One of Thom Hartmann's recent "The Good, the Bad, and the Very, Very Ugly" segments -- in which he seems to be less careful about his facts than elsewhere in his programs -- criticized some statements by Tammy Bruce in a superficial, nearly puerile way. I made the following comment on his website:
With all due respect, Thom, your comment isn't a serious critique of what Bruce said. Suggesting that the public image or status of victimhood is being romanticized isn't at all the same as saying that actually being victimized is "cool." For instance, there's widespread admiration for POWs, especially those like John McCain who were tortured. This is why some politicians have been caught making false claims along these lines. You could call this a romanticization, but it in no way implies that anyone thinks it's cool to be tortured.
I've attended a few Take Back the Night rallies, and I've noticed that typically, after someone gives their personal testimony about being sexually assaulted, they're applauded. Of course participants will say that it's not their victimization that's being applauded, but rather their courage in coming forward to talk about it. Nonetheless, it could be argued that this is a social environment in which people are given an incentive to self-identify as victims, even if the facts may not warrant it.
In fact, at the first TBTN I attended, one of the participants implied a man had drugged her to unconsciousness in order to take her, even though the very fact that he called her about it the next day, as well as what he said in that call, indicated he'd perceived her as conscious and willing, and had expected her to remember the encounter. When I wrote the campus paper about this discrepancy, the reply by a student anti-rape leader consisted of stock rhetoric while ignoring or distorting all the factual points I had made, such as by pretending that my pointing out the difference between blacking out and passing out was somehow equivalent to saying no one ever passes out from drinking. She was too preoccupied with reaffirming a party line to actually read my letter for comprehension. (You may be able to find these letters, along with my rejoinder, in the online archives of the Daily Pennsylvanian on or about 4/9/05.) Similarly, it seems the Rolling Stone reporter was too doctrinally sure about what had happened to the woman she interviewed, to remember the normal journalistic standards about fact-checking.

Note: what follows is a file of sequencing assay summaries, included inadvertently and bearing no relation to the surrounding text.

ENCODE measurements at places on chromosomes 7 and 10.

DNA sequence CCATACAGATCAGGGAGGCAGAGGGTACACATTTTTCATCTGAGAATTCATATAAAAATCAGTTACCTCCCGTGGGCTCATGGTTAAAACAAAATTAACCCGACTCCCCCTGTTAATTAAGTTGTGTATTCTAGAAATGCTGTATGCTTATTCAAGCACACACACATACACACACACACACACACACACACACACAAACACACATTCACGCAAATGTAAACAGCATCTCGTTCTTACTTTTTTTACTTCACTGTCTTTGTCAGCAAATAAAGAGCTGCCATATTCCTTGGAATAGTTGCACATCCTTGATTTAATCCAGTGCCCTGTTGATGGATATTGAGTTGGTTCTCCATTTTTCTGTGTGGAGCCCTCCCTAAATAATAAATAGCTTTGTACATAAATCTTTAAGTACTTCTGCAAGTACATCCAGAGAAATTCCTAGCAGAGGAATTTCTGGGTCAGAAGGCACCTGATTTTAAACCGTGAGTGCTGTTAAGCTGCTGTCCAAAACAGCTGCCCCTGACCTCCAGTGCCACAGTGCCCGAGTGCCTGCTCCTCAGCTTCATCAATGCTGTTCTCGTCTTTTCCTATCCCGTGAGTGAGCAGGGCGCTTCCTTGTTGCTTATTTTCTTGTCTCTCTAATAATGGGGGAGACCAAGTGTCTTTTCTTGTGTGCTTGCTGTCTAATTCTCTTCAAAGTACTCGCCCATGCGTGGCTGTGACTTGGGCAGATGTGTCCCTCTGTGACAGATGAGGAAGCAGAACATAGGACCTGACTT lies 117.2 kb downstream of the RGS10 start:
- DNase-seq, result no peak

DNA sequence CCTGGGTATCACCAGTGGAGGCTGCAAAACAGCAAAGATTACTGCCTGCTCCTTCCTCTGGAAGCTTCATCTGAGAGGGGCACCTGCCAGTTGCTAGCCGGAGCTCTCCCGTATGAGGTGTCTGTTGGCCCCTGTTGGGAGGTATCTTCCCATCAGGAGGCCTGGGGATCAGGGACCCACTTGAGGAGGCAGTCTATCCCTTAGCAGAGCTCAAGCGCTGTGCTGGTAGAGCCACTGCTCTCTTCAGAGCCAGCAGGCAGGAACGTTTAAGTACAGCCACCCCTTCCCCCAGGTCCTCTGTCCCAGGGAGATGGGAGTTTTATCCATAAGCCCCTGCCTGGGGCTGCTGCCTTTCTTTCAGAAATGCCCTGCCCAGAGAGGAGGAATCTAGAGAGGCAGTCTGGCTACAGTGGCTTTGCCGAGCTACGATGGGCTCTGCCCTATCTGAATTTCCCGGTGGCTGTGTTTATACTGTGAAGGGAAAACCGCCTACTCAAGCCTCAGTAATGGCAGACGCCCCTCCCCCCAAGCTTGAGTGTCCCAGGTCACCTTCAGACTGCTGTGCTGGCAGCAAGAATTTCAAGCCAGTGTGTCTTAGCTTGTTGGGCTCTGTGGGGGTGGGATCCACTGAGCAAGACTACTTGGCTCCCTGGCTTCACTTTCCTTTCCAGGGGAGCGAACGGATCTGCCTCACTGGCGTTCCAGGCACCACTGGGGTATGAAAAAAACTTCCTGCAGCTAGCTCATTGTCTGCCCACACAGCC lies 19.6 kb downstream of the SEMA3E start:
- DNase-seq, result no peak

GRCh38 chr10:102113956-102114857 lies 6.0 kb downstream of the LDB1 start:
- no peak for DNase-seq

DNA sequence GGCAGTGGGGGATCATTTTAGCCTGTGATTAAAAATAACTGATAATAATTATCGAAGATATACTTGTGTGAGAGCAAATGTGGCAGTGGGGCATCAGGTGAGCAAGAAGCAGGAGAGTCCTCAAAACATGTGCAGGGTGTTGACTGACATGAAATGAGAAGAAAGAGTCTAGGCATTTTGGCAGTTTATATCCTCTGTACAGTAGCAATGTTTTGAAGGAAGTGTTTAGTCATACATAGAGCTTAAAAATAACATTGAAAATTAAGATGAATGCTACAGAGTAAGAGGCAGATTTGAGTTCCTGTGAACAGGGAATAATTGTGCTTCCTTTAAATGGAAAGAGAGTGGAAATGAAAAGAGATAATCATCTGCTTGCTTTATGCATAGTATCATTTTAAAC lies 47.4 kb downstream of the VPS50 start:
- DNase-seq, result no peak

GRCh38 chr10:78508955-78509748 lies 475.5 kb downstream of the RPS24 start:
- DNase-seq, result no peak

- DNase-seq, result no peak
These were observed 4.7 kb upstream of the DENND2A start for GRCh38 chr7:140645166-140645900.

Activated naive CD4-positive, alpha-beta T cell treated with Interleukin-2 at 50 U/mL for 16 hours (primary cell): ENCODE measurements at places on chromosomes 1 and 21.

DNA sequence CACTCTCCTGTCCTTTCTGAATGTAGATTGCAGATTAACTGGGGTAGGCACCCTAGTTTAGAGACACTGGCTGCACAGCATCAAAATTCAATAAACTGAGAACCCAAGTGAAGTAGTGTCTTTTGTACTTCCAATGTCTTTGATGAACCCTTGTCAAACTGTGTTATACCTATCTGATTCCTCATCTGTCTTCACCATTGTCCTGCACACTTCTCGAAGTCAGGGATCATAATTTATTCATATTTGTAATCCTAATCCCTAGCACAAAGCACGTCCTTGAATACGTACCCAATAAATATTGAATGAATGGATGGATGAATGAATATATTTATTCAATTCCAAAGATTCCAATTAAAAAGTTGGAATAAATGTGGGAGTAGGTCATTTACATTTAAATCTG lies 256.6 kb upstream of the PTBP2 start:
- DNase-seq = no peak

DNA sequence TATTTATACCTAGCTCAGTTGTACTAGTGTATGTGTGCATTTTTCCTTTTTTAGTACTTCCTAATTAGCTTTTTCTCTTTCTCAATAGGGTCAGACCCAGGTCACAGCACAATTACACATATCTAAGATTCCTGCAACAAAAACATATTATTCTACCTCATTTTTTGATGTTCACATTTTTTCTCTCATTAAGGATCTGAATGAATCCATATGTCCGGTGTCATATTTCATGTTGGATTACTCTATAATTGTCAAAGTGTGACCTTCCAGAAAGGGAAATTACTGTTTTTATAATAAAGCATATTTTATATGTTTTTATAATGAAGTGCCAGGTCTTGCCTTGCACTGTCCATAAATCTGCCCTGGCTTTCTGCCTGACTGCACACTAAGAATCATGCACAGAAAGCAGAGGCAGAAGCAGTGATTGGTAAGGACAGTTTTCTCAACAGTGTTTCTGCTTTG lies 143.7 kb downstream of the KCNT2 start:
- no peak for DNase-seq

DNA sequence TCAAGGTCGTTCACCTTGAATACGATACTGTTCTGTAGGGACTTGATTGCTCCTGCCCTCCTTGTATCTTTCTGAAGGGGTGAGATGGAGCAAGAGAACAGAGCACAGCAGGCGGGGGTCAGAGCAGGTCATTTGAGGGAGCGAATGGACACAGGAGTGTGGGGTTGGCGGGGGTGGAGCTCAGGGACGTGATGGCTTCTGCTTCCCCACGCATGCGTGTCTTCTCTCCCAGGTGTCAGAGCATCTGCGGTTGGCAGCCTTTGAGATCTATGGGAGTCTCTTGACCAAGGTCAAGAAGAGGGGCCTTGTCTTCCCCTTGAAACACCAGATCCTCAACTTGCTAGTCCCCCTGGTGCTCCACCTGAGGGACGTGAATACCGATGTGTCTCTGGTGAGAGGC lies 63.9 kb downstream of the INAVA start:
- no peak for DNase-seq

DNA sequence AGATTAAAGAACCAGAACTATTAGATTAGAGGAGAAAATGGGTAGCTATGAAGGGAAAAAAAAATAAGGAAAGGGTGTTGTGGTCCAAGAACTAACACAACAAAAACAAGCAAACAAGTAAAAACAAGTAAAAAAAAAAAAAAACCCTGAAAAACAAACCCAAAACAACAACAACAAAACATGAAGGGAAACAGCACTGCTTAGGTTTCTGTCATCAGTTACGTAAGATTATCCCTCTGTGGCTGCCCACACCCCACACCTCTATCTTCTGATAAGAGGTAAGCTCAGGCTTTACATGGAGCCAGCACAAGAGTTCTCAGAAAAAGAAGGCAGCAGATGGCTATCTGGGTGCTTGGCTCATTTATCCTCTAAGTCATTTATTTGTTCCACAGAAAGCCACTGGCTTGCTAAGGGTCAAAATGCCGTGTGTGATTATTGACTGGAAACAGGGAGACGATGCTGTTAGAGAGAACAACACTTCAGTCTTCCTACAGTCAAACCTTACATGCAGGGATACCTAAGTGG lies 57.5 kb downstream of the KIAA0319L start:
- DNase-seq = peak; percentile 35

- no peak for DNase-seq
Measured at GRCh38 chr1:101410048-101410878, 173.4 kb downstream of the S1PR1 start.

I must say I noticed a similar two-step in the remarks of your recent NOW guest. I'd heard previously about traumatic memories' being stored differently -- but never from feminist representatives in the context of an actual rape trial. In those circumstances, what you always hear, without any qualification, is "Believe women," "Women don't lie about rape," and cries of outrage any time a defendant is found "not guilty" in spite of the victim's (traumatically unreliable) testimony.
This could be considered an example of what's been called the "motte-and-bailey doctrine" (http://slatestarcodex.com/2014/11/03/all-in-all-another-brick-in-the-motte/): the strategic equivocation of making a very dubious or totally indefensible argument to those who are sympathetically inclined; then, when criticized for it, saying, "All I mean is [something totally uncontroversial and obvious]"; then going back to the extreme and indefensible claim as soon as the critics go away.